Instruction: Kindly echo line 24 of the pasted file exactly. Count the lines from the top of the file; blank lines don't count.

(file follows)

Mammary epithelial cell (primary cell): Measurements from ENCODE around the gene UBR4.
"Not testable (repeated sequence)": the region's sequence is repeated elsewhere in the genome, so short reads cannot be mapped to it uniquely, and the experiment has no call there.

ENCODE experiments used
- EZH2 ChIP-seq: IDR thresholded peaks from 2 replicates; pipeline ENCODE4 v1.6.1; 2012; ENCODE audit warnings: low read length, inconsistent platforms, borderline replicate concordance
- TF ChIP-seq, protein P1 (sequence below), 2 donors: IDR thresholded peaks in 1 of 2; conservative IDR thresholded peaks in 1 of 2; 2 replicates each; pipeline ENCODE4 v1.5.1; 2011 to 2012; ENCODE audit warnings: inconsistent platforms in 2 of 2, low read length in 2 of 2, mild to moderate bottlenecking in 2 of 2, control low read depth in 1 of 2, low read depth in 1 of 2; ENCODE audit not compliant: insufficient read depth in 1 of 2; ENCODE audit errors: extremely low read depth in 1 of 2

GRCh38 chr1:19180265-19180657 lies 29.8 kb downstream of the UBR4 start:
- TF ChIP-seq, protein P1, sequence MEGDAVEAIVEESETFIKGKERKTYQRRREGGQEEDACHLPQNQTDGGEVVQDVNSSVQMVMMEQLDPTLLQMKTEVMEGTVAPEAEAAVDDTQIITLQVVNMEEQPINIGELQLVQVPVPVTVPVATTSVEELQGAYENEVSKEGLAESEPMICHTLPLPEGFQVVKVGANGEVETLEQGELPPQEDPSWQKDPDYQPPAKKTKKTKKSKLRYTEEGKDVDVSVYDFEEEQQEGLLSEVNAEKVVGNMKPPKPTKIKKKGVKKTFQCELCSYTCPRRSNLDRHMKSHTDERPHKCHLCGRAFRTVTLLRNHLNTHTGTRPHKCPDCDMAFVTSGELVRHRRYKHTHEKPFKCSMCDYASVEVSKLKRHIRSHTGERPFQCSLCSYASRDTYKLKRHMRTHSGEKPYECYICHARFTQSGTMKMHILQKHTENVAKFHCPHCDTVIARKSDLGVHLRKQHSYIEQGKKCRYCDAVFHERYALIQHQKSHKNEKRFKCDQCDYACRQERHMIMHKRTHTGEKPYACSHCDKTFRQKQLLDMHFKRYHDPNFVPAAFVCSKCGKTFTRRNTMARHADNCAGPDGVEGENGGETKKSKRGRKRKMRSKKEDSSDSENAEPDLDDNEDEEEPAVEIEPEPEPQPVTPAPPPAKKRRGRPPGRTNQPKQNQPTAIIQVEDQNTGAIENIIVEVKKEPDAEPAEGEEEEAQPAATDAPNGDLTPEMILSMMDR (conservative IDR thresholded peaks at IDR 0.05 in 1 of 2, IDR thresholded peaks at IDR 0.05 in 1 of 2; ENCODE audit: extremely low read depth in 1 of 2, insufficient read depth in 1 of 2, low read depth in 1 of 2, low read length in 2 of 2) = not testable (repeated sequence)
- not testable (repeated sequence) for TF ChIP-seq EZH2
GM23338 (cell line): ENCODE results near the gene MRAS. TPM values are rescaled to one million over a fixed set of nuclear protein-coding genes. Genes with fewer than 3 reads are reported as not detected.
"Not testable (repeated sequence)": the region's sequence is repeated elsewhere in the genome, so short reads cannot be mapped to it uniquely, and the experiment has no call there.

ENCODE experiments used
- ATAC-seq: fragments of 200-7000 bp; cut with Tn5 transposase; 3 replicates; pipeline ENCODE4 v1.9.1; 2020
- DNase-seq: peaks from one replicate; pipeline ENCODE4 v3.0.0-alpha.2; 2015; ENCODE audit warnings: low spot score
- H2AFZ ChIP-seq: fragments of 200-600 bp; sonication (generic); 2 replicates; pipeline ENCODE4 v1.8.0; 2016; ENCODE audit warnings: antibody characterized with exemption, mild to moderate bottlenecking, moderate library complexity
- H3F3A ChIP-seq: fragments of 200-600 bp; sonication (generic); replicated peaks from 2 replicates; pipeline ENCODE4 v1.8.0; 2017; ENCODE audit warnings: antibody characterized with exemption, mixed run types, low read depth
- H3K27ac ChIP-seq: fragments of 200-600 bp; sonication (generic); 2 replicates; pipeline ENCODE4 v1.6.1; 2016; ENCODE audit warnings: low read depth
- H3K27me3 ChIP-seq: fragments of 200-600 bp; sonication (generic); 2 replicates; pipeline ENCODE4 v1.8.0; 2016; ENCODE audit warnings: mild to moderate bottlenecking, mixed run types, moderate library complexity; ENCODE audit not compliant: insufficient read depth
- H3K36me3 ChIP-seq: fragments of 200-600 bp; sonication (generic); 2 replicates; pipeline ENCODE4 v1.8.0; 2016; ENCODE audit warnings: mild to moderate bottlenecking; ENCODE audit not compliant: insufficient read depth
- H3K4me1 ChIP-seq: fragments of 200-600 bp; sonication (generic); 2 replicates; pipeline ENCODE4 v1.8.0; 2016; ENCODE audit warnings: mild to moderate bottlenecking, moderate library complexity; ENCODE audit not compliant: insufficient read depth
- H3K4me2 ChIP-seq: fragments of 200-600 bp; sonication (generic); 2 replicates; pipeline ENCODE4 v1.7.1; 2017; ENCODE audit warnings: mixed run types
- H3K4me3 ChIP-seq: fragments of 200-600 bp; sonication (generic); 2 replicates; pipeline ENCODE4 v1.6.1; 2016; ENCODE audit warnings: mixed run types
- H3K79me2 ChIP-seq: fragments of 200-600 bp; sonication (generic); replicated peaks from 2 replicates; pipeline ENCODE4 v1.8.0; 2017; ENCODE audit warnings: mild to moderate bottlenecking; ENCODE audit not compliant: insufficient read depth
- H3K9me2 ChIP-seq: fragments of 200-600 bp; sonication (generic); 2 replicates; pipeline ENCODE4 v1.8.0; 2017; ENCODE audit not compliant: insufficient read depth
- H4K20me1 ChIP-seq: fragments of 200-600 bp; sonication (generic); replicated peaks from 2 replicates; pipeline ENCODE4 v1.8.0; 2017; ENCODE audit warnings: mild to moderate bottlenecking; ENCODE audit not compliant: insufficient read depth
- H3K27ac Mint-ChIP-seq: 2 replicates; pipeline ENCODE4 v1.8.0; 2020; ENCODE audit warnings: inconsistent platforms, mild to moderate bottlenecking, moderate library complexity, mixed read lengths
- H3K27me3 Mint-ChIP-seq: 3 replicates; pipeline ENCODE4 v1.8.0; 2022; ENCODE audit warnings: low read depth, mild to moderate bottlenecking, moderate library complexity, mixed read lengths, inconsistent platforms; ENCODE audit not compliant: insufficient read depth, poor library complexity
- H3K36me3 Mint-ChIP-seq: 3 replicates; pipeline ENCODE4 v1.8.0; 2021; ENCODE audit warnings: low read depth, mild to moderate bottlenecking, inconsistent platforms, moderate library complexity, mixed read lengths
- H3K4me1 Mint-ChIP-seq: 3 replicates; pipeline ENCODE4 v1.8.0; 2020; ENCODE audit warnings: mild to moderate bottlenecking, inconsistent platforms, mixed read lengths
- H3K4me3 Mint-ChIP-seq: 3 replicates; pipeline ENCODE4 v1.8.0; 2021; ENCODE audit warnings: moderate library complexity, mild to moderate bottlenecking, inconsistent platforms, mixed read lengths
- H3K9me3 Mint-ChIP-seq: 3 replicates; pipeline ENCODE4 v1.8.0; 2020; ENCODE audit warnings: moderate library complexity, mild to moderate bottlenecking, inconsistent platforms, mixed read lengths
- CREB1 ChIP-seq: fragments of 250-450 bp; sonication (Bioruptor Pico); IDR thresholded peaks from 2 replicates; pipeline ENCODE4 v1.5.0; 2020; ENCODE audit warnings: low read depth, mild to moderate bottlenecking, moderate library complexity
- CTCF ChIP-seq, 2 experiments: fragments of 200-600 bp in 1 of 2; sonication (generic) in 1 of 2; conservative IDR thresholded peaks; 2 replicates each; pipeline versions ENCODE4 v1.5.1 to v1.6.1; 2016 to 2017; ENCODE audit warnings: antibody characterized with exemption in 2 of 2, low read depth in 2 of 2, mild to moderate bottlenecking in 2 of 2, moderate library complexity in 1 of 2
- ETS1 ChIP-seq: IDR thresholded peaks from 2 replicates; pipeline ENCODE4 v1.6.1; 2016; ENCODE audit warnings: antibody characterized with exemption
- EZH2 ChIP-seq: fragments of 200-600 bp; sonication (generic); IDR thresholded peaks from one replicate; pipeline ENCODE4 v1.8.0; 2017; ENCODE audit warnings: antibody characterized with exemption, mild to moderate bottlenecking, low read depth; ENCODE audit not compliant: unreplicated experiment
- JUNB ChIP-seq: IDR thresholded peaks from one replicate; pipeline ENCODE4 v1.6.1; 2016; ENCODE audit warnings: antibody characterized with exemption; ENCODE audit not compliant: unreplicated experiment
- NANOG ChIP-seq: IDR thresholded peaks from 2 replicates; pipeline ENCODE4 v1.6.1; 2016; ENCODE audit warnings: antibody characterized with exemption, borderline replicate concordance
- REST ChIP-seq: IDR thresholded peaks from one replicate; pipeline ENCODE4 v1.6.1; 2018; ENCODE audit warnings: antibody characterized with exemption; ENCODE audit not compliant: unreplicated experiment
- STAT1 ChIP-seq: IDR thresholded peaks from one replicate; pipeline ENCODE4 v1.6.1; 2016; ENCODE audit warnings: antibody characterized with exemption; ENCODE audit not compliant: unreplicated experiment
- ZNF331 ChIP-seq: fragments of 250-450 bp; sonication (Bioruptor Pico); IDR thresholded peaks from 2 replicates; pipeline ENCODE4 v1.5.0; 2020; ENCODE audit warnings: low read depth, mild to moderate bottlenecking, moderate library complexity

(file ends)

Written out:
- H4K20me1 ChIP-seq: fragments of 200-600 bp; sonication (generic); replicated peaks from 2 replicates; pipeline ENCODE4 v1.8.0; 2017; ENCODE audit warnings: mild to moderate bottlenecking; ENCODE audit not compliant: insufficient read depth